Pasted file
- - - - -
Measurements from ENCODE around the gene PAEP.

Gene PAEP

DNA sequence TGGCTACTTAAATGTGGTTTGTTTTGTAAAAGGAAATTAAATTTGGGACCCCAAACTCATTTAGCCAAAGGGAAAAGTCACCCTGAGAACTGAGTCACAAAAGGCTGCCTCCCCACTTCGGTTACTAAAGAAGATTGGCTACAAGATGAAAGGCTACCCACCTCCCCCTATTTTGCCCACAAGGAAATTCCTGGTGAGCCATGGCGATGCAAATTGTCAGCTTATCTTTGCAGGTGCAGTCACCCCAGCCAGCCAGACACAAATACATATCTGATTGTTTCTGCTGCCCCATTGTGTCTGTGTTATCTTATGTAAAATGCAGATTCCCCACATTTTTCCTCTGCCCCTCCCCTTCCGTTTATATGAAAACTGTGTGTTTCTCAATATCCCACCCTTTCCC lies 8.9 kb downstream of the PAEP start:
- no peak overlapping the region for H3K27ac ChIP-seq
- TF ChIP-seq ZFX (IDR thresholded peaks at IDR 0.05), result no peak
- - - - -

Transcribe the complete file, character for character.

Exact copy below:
Measurements from ENCODE around the gene PAEP.

Gene PAEP

DNA sequence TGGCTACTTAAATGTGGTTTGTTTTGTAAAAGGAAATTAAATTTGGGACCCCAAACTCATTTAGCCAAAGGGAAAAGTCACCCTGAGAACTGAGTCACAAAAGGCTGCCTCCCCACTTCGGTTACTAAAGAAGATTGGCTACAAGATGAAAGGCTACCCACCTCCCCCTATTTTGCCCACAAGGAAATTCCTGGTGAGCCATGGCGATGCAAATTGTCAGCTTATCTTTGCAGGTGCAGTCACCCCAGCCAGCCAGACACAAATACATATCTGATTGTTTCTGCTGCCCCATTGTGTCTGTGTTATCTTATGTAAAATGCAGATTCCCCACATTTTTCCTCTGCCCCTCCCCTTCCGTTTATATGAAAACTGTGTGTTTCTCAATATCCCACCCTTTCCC lies 8.9 kb downstream of the PAEP start:
- no peak overlapping the region for H3K27ac ChIP-seq
- TF ChIP-seq ZFX (IDR thresholded peaks at IDR 0.05), result no peak